WHAT IS CHROMOTHERAPY?
‘Chroma’ is the Greek word for colour.
When we talk about colour, chroma is the word used to discuss the intensity of a given colour; its brightness in relation to white. For example, pastels possess a lower chroma than neon or fluorescent colours do; pastels being washed out versions of a given hue on the colour wheel and neon being amplified versions.
Albert Munsell published A Color Notation in 1905. He instructed his students at what is now the Massachusetts College of Art and Design, to organize colour according to a decimal system because he felt that names were too arbitrary a way of measuring the spectrum of colour we perceive. As you can see in the diagram below, the colour system is not a perfect sphere but has some irregularities. One thing Munsell noted was that light yellow has a chroma higher than light purple, meaning there is more chromatic possibility in colours which are closer to white (or ‘highly transmitting’) in hue (on the spectrum, red to violet) and value (light, or white, to dark, or black), irrespective of how they may appear to possess similar chroma.
My studies on colour evolved organically as a result of my art practice and were intensified during an internship working for a textile artist in the Netherlands. At the studio were the writings of Rudolf Steiner. In reading his writings on colour, I discovered anthroposophy (the idea that humans possess inherently or intuitively the knowledge of the natural world and that we are in harmony if we choose to open ourselves to it). Steiner writes of colour as an everyday magic central to being. All that we perceive has colour because of the light which shows it to us. Colours change with the light, but we can as a species at least acknowledge that some phenomena are blue, others are yellow, etc. Colours exist, we exist, all is right in the world.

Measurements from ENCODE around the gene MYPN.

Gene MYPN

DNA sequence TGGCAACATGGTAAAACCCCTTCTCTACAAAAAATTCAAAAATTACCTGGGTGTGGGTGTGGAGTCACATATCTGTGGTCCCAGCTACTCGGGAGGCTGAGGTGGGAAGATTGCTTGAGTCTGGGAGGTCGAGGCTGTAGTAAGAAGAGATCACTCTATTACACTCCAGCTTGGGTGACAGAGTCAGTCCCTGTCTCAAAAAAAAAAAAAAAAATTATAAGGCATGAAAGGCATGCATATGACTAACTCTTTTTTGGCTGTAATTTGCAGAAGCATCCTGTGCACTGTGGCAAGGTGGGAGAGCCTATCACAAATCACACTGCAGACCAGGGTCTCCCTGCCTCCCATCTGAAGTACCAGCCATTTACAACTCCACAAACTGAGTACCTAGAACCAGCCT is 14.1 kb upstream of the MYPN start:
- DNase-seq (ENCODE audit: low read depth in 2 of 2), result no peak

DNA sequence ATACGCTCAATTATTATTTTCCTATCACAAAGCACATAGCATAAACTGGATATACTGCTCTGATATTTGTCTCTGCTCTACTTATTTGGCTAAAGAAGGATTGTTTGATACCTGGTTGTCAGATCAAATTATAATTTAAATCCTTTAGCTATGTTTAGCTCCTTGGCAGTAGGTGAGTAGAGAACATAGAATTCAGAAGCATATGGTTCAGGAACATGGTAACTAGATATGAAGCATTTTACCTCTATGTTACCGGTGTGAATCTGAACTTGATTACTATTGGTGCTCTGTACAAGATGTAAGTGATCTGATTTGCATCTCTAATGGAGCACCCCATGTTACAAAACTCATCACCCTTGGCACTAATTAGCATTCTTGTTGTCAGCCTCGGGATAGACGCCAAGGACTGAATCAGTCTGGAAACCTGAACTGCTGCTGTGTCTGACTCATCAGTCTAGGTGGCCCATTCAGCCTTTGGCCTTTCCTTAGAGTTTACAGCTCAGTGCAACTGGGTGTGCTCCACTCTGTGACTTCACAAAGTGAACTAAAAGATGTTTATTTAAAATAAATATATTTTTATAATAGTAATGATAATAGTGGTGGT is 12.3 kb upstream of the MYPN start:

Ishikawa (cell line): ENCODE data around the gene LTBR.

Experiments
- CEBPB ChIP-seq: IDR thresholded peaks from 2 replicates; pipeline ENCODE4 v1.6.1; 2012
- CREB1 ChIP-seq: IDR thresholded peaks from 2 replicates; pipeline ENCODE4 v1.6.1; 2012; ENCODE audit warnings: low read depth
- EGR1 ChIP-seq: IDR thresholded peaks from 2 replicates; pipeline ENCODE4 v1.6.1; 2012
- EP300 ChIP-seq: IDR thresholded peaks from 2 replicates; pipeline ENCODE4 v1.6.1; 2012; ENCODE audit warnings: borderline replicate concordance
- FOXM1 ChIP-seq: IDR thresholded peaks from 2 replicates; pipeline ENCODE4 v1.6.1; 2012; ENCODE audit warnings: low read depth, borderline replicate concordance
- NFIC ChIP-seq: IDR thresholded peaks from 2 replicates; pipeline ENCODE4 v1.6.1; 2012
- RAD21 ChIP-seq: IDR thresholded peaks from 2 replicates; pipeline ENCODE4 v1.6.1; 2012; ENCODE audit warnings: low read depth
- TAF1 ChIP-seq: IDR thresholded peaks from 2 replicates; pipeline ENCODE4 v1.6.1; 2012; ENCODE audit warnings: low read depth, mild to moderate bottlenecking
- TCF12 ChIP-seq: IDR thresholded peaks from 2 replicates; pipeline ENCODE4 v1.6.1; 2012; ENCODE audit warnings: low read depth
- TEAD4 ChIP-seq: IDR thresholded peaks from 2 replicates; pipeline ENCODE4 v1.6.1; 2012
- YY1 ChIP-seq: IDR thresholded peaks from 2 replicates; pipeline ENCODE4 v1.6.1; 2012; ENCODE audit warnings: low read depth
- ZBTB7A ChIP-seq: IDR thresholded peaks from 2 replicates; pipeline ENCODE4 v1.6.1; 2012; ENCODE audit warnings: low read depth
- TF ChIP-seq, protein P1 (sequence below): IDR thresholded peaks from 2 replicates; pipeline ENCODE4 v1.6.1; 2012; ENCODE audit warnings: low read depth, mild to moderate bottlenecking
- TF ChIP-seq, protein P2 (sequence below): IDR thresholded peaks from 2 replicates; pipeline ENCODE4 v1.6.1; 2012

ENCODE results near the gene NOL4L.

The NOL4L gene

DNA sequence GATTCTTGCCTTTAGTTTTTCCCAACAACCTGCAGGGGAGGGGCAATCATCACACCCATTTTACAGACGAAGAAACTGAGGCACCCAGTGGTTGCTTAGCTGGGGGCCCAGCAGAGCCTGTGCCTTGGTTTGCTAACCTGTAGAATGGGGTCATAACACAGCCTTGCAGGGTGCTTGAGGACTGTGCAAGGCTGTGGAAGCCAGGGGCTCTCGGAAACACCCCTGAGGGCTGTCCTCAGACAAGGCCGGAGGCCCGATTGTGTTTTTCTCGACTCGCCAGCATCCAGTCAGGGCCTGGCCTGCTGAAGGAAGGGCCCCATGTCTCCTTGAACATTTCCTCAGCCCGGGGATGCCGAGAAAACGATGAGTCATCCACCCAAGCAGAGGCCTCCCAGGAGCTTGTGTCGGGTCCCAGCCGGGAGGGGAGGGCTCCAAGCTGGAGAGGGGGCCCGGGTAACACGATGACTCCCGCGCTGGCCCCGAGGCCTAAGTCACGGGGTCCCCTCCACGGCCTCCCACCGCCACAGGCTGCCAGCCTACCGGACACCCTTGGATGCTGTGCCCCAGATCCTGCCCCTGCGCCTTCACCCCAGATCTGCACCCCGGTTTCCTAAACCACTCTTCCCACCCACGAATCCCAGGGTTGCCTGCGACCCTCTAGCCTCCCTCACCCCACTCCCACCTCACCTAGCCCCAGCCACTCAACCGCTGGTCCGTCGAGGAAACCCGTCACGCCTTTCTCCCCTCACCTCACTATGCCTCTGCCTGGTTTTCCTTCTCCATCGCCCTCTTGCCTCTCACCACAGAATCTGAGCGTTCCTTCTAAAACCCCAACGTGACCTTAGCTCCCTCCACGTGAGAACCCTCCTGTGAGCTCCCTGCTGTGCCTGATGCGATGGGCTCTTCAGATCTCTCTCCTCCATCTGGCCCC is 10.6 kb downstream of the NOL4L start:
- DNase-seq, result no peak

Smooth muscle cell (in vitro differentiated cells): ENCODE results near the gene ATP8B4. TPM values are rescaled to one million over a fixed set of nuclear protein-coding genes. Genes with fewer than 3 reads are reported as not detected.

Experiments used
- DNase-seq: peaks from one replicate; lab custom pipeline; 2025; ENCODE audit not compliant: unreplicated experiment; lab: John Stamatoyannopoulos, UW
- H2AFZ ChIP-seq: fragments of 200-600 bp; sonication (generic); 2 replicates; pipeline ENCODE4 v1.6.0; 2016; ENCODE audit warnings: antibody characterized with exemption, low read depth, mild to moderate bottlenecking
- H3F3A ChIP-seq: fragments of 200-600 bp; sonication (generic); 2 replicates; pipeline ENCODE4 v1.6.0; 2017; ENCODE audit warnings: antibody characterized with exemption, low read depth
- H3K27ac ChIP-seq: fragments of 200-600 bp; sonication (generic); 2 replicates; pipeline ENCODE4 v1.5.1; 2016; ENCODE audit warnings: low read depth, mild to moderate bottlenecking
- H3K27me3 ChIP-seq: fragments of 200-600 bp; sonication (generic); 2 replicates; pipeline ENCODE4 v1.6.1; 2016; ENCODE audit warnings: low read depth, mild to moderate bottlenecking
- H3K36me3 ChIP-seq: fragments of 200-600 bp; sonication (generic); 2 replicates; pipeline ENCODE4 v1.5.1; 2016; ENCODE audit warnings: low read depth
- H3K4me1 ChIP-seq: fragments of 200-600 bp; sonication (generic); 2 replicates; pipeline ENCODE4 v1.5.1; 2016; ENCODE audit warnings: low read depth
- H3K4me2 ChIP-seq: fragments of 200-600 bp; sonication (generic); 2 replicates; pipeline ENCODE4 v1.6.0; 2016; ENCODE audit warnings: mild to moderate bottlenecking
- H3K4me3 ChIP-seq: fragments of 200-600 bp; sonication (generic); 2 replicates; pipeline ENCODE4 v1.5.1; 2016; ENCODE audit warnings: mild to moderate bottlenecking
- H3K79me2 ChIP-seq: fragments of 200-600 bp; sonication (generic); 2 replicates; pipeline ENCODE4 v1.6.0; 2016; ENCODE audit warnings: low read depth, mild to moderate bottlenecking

Colour theory, both of the German anthroposophic and the Ayurvedic varieties (the only ones I can claim any familiarity with; studying colour will happily be a lifetime project) goes further than just to assert the existence of colour. It purports relationships between colour and feeling, colour and the physical body, colour and psychology. Those familiar with the Ayurvedic chakra system will recognize that it follows the UV light spectrum we perceive (red-violet).
There is no orthodox system of colour.
Various doctrines exist and can be considered. However the feelings reported have commonalities and those commonalities interest me. Why is yellow associated with a feeling of energy and optimism? Why do people say blue is serene but that it can also transmit a feeling of solitude? Red is linked to sexuality (although orange is the colour associated with reproductive organs in Ayurvedic medicine) and to survival (it is the base colour we perceive in the spectrum of light) and it is tied to the legs and also the pelvic region. Violet, the highest colour in the spectrum, is supposed to bring one into contact with universal values; purple was the colour of royalty, perhaps as a means of legitimating power, perhaps because over time it came to represent power to the viewer/subject.
White reflects outwardly all colour which touch it (white light contains all the colours); black absorbs but does not reflect colour, it is the absence of colour.
I know someone who won’t wear black on her body, she finds it inauspicious. However black clothing offers a strong silhouette because the shape of the garment is what becomes most noticeable rather than the hue. Wearing black is also said to strengthen another colour worn with it, for example a blue pendant will appear brighter against black than it will against white. Its chroma is higher in relation to black.
I am interested in the therapeutic as well as aesthetic value of colour; to be able to harness the power of colour to heal and balance and provide positive experiences. I use a lot of colour in my work and studying its potential is pushing my colour sensibilities in new directions.
You can view my work at www.nicoleaimeedurocher.com